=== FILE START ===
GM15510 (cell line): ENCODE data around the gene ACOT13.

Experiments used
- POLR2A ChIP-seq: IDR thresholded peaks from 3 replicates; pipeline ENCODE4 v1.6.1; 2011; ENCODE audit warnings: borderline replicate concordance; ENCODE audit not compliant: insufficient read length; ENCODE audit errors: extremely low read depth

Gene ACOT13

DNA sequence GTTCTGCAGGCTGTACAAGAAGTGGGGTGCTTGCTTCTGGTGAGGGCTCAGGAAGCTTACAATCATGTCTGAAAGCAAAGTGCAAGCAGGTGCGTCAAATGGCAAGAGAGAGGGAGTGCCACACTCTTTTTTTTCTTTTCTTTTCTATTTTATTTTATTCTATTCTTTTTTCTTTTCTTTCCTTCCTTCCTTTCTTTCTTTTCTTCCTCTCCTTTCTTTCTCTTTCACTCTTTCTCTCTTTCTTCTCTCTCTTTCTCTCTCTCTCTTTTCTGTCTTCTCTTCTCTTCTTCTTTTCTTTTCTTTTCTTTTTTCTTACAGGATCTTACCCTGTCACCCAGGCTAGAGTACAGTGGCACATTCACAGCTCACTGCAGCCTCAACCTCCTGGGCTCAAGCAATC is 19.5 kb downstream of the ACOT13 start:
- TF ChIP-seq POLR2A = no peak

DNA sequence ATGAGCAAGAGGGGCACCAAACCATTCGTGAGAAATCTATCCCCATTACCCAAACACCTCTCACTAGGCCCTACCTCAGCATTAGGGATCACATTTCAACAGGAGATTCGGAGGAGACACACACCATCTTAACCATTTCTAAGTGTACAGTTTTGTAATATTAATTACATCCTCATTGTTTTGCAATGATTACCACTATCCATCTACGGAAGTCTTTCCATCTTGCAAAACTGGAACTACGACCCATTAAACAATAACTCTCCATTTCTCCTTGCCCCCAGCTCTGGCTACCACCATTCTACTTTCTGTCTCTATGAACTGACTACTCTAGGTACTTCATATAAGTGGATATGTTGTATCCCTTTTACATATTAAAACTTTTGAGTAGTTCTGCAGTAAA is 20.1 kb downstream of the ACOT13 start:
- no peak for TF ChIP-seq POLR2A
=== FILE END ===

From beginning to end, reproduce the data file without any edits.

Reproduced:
GM15510 (cell line): ENCODE data around the gene ACOT13.

Experiments used
- POLR2A ChIP-seq: IDR thresholded peaks from 3 replicates; pipeline ENCODE4 v1.6.1; 2011; ENCODE audit warnings: borderline replicate concordance; ENCODE audit not compliant: insufficient read length; ENCODE audit errors: extremely low read depth

Gene ACOT13

DNA sequence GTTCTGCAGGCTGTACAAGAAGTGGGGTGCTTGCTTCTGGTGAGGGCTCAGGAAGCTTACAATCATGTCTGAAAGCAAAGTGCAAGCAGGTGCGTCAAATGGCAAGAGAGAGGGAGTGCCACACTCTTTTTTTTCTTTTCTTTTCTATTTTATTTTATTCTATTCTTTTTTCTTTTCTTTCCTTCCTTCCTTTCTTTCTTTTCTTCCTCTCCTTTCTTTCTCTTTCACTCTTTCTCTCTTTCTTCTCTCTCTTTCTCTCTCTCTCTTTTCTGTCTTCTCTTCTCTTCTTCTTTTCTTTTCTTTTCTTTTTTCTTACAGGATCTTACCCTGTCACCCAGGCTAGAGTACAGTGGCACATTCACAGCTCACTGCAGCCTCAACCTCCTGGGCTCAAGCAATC is 19.5 kb downstream of the ACOT13 start:
- TF ChIP-seq POLR2A = no peak

DNA sequence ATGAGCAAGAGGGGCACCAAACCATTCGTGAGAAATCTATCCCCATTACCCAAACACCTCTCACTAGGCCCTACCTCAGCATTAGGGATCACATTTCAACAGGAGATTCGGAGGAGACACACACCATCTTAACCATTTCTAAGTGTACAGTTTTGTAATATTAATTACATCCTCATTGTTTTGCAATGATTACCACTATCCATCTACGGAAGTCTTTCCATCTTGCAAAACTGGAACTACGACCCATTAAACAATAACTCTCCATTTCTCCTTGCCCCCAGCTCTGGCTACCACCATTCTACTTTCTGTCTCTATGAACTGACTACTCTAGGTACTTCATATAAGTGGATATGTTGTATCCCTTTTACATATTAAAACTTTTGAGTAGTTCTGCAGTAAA is 20.1 kb downstream of the ACOT13 start:
- no peak for TF ChIP-seq POLR2A